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Director: Rob Letterman Starring: Ryan Reynolds, Justice Smith, Kathryn Newton, Bill Nighy, Ken Watanabe Running Time: 104 minutes


It’s 2000 and you’re nine and you’re waiting in line at the cinema for Pokémon: The First Movie. You’re loaded up on sugar and Burger King and immeasurable excitement. Pokémon is a global phenomenon in spite of how it baffles anyone who’s five years older than you or more, you’ve been freebasing a cocktail of video games, toys and cartoons for the last year or so and you think it’s the most amazing thing imaginable. As far as your nine year old understanding of art and culture goes, “: The Movie” of The Thing is the ultimate elevation, the crowning glory of entertainment and so you’re pretty sure this is going to be the biggest and best movie of all time. And imagine. It’s only the first one. You look at the poster and it has, like, every Pokémon on it. Incredible. Mewtwo and Mew square off in the centre and you can’t even imagine what it’s going to be like when they finally fight. Your brother looks like you must look, like he’s about to explode from the excitement of it all. Your mother looks like she’d rather be anywhere else. Philistine. And then the screen opens up. And you go in.

And it’s…fine.

It was fine?

…was it even fine?

You’re only nine and you are so ready and willing to love this movie and there were certainly fun bits, certainly moments where it seemed to be giving you exactly what you wanted, but now its over and all that anticipation and excitement has left you and there hasn’t really been anything left in its place. You don’t feel disappointed, exactly, but there is something nagging at you. Surely life isn’t so cynical that it would lure you into a cinema screen, distract you by having your favourite characters bounce around for two hours doing nothing of much importance, stick in a dumb, even contradictory moral at the end and shoo you out until they’re ready to show you The Next Movie? You may not have felt exactly like this in 2000. Or when you were nine. You may have felt like this at some stage though. Maybe even recently. We all get sold on the biggest and the best and the phenomenon and we all end up in that moment when the anticipation has departed. If you take these things too seriously you feel like you have to explain, in so many words, why something nagged at you or not, or your delight when the excitement pays off, or your sense of betrayal when it doesn’t. Before you know it you go into school one day and no one thinks Pokémon is cool anymore. Nobody gave you the heads up about this.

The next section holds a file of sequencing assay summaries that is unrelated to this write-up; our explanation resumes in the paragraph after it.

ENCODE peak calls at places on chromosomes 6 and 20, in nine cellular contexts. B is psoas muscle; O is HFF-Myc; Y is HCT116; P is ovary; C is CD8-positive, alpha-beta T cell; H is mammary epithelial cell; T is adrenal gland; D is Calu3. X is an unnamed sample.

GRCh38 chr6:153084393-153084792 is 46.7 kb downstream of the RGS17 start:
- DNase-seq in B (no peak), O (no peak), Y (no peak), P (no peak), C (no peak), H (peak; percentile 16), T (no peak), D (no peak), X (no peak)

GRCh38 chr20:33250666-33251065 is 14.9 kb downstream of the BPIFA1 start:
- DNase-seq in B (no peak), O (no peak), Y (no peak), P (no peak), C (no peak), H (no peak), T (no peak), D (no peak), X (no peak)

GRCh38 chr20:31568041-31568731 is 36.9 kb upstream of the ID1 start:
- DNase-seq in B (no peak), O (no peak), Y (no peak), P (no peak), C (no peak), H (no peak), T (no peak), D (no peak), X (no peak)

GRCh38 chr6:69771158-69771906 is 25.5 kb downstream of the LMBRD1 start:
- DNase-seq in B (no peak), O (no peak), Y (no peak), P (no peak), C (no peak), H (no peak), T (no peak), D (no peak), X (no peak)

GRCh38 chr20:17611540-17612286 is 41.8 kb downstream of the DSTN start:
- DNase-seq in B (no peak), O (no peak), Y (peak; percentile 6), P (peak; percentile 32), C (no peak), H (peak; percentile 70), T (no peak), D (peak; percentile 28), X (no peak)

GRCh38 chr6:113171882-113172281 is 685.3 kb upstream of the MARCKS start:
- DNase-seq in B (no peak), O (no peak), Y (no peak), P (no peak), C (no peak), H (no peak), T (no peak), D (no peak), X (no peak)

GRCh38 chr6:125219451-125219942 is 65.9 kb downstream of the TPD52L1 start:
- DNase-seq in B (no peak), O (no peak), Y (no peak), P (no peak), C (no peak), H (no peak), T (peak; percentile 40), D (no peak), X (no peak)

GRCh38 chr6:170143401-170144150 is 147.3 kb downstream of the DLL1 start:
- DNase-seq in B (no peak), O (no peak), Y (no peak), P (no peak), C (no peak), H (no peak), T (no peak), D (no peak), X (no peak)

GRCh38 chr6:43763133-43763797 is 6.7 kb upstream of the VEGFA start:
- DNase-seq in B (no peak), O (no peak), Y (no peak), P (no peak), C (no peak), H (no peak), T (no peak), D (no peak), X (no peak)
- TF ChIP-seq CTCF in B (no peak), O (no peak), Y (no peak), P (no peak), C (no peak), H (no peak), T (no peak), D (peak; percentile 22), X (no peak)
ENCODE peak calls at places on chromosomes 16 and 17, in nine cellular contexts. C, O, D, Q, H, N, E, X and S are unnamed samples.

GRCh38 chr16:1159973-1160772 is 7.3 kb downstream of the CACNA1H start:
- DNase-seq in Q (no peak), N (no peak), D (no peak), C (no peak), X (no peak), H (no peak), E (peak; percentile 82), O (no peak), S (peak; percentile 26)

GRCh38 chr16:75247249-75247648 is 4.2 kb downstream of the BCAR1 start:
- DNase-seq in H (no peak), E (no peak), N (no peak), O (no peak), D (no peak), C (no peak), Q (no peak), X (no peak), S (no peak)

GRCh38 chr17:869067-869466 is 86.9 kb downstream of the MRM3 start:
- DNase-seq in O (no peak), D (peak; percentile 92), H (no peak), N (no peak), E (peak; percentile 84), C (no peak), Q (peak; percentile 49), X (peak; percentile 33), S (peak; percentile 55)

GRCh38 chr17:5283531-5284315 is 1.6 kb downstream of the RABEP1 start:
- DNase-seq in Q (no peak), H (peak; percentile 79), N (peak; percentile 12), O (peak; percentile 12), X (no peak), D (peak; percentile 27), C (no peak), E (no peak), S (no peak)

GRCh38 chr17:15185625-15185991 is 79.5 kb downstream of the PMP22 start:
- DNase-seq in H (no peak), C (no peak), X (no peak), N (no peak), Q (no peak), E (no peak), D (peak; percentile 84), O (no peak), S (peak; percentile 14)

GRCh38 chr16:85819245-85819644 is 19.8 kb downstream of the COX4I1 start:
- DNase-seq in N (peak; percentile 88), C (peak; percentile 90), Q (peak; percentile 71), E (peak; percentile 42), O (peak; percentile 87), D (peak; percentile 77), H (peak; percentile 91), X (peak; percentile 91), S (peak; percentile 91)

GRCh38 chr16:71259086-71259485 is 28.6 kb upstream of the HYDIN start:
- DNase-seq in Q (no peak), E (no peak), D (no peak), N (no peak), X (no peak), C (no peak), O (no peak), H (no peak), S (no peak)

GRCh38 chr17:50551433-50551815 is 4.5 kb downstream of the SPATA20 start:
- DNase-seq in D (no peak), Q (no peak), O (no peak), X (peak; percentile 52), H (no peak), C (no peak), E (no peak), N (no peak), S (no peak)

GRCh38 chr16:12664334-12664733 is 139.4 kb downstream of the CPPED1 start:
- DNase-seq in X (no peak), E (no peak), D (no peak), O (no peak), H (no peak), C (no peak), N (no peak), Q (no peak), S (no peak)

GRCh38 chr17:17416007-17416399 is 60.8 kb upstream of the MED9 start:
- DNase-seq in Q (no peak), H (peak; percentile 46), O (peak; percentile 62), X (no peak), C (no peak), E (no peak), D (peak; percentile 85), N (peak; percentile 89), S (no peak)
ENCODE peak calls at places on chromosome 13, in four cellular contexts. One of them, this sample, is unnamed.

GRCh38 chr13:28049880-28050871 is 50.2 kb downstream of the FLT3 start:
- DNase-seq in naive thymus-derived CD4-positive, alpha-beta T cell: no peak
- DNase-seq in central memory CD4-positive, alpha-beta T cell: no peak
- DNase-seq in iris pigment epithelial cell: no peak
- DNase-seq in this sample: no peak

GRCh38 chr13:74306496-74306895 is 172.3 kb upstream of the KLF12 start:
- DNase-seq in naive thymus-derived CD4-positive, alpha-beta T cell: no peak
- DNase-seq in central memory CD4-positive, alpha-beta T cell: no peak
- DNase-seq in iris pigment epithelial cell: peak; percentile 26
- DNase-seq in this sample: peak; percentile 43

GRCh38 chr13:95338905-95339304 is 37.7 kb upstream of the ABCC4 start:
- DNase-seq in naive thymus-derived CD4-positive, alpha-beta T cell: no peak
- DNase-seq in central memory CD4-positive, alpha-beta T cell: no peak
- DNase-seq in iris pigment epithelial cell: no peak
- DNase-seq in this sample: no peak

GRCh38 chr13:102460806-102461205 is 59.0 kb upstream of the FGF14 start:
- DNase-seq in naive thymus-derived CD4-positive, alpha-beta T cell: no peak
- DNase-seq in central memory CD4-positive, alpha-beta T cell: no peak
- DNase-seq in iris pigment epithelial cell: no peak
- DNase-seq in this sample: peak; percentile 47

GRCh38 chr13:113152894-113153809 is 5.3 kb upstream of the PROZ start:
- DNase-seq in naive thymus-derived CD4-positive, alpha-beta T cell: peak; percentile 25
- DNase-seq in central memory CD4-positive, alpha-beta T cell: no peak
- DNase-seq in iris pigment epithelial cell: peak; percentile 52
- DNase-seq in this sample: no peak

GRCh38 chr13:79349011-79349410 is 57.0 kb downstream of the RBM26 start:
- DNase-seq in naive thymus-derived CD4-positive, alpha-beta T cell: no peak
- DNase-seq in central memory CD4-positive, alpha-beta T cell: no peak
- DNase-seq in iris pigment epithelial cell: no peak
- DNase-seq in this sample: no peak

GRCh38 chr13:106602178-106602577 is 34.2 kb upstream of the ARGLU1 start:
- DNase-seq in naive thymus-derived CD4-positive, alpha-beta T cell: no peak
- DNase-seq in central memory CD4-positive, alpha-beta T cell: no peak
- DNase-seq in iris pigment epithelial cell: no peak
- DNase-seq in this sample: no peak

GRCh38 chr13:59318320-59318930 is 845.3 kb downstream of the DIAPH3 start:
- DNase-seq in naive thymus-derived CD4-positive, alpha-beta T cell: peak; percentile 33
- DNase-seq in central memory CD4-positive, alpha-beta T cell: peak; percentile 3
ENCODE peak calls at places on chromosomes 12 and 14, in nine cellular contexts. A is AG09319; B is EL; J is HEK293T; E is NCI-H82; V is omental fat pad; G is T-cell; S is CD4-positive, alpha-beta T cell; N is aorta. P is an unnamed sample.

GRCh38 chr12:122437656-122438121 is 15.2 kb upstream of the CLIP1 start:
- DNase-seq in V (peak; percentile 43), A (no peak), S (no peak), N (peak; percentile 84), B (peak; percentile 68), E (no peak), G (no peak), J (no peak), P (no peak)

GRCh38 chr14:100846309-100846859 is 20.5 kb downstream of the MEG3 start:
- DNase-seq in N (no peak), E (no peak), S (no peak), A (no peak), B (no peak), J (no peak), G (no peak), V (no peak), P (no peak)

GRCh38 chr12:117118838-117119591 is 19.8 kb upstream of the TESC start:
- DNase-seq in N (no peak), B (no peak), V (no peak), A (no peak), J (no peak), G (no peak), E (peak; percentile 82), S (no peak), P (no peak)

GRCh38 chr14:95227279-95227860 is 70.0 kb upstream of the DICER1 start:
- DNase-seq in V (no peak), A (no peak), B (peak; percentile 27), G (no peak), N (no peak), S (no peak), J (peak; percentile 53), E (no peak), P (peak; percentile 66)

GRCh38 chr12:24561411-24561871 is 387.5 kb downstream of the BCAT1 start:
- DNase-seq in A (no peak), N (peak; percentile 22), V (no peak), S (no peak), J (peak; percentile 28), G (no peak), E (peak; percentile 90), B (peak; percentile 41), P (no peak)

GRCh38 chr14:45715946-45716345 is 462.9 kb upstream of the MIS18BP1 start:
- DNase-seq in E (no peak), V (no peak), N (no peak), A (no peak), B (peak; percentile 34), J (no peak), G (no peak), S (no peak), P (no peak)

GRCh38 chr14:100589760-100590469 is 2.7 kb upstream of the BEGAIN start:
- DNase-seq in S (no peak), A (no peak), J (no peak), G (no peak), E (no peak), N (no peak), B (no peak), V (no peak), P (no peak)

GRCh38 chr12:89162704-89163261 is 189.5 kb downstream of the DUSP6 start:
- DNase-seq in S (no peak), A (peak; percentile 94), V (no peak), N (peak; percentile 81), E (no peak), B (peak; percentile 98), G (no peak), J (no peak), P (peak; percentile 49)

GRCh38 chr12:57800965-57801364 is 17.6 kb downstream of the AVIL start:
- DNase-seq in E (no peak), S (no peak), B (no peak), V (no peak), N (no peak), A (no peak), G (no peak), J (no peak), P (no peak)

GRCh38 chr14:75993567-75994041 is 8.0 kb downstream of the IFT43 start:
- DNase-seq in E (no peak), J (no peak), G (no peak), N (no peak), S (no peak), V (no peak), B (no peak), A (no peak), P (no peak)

It’s 2019 and you spend your own money on movies that are only fine now so at least your mother is less disappointed. It turns out that life actually is so cynical, sometimes, but mostly you’re still pretty ready and willing to love movies. You’re the one who gets baffled by the weird things they try to sell kids these days, and then you see them announce a pretty baffling thing: a movie where Pikachu is a detective. And he talks. There’s a part of you, somewhere in the place where that anticipation and excitement used to be, that knows that it’s just a regular Pikachu with a stupid, cheap hat. He still embodies all the awful commercialism he did before.

But he’s got a new hat!

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Directors: Anthony & Joe Russo Starring: The Avengers Running Time: 181 minutes


What follows below is a quick-and-clean, spoiler-free review of Avengers: Endgame. If and after you’ve seen the film and want something with more depth and detail to continue the discussion, we’ll be back next week with a second look, which you can read at your own risk.

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Director: Marie Monge Starring: Stacy Martin, Tahar Rahim Running Time: 105 minutes


It’s common practice for films in France to have very different titles in their native tongue than in the translated English. Marie Monge’s Treat Me Like Fire goes by the more straightforward Joueurs (“Players”) when shown at home, as it was during last year’s Cannes Film Festival. They seem like very different names at a glance but both ultimately have the same energy; Treat Me Like Fire a Lana Del Rey-ven cigarette exhale on the film’s story of burning, fleeting, dangerous romance, while “Players” is more Stevie Nicks to the ears, an indication not just of the film’s gambling content but of the general circumstances under which players will love you.